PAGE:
Road Rollers

A Book Review

Wallis & Stevens Simplicity roller

Wallis & Stevens Simplicity roller, built 1929. 3 NHP, No. 7981.

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'Oron,' 11 Avenue Road Chelmsford, CM2 9TY England

Steam rollers first appeared in 1865 and were a familiar sight in Britain for over 100 years. They were joined thirty or so years later by motor rollers, and both are now the objects of affection and nostalgia by very many collectors.

It is not often that a new book devoted solely to road rollers be comes available, and therefore, when it happens it is eagerly acquired by enthusiasts.

Such a book, entitled Road Rollers, has recently been published, written by Derek Rayner, Archivist of the Road Roller Association of Great Britain. Derek is the author of a book on the life and work of Thomas Aveling (the father of the steam roller) and he is an authority on rollers, propelled either by steam or the internal combustion engine.

Although only a small book, there is a terrific amount of information packed into Road Rollers, supplemented by over forty photographs and illustrations. A chapter, 'Pioneering Developments,' takes the reader from the first steam roller, built in 1863, through many of the various changes evolved by different manufacturers, on to the advent, in the late 1890s, of the motor roller. The chapter also gives reasons why internal combustion engines were gradually preferred to steam power.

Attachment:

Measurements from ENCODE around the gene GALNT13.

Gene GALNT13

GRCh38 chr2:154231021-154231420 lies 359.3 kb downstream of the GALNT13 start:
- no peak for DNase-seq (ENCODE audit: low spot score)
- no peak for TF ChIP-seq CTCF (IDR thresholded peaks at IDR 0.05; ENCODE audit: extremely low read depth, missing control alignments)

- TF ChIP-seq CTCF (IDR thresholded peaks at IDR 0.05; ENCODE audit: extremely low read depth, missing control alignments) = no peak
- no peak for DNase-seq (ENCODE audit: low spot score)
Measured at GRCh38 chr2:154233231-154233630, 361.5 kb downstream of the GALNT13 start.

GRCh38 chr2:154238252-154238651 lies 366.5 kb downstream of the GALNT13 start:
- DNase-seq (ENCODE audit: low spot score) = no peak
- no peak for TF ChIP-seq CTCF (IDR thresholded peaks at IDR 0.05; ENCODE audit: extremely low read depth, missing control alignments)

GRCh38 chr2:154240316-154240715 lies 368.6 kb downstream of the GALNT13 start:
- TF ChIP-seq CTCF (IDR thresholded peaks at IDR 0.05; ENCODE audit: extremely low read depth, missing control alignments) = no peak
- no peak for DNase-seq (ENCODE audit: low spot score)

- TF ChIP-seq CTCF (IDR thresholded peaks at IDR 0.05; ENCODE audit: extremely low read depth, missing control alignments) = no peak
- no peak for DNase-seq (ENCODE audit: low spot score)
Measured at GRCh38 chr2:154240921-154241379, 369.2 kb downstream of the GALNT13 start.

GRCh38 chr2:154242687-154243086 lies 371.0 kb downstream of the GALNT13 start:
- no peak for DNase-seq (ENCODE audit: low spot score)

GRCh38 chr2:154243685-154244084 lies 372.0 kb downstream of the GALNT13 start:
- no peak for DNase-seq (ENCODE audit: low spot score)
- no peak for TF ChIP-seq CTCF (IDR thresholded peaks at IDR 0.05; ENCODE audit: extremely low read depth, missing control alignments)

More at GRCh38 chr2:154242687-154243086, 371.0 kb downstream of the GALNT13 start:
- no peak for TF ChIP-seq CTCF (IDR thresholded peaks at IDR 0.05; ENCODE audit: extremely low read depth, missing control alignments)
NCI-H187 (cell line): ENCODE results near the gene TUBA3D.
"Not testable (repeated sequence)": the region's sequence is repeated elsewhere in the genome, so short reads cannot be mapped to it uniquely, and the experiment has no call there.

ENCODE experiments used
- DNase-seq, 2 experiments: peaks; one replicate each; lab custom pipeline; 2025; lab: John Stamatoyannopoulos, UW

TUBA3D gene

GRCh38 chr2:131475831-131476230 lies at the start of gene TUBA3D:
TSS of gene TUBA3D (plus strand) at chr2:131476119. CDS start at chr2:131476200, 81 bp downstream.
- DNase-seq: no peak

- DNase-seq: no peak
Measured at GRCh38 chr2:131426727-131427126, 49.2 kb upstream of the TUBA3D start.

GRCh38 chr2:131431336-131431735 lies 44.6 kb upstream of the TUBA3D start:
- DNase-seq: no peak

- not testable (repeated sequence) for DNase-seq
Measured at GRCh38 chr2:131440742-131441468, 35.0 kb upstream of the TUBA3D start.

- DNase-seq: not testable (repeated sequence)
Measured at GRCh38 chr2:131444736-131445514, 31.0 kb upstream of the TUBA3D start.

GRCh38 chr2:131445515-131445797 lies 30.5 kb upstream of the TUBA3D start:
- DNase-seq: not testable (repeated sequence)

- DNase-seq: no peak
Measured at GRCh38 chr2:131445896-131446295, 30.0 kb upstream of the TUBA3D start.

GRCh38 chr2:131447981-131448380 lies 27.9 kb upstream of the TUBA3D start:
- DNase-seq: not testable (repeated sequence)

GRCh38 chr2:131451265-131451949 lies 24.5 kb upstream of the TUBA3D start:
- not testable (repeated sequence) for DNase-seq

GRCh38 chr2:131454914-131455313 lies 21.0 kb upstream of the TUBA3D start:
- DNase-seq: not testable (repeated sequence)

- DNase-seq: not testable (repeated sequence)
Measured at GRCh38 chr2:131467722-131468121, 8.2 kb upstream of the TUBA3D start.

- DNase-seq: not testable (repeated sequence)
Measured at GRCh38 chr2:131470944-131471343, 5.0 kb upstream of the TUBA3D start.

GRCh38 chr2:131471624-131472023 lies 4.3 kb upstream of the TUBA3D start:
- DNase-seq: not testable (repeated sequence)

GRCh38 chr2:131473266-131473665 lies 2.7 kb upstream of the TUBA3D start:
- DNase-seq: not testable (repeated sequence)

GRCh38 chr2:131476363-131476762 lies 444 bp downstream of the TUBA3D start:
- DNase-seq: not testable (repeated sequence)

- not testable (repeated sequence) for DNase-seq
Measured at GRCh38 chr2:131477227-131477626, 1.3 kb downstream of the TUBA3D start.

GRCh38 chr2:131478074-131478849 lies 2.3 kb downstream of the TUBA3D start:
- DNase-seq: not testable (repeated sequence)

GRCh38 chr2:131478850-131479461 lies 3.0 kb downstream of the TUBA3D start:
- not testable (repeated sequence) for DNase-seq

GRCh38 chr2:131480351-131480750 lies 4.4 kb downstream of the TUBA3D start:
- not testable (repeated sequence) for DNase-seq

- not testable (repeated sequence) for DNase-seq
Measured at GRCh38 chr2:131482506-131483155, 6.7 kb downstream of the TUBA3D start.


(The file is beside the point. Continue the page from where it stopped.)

In a separate chapter on motor rollers, mention is made of the two distinct lines of initial thought as to what form the development might take: whether to have the single-cylinder slow running engine, or a multi-cylinder high speed engine.

Road making and road makers are discussed, with photographs of different types of rollers at work on traditional tarring, chipping, and patching of roads.

Many interesting rollers are de scribed and illustrated under 'Unconventional Rollers,' including two powered by humans. One, built in 1889, had a crew of two who traveled on it, turning a wheel or crank handle, which through a series of gears propelled the 5 ton machine along, albeit very slowly. The other, made in 1912 by a Mr. Robinson, was operated by pedal power, and an illustration shows the inventor sitting over the rear roll as he steered it over his lawn.

Finally, a list of over 100 roller manufacturers is given, which includes a dozen or so American and Canadian firms.

The post free price is 1.95 (one pound 95 pence), which can be paid by U.S. dollar cheque or by sending details of a Visa or MasterCard to Shire Publications Ltd., Cromwell House, Church St., Princes Risborough, Buckinghamshire, Eng., HP17 9AJ (Phone UK 084444301).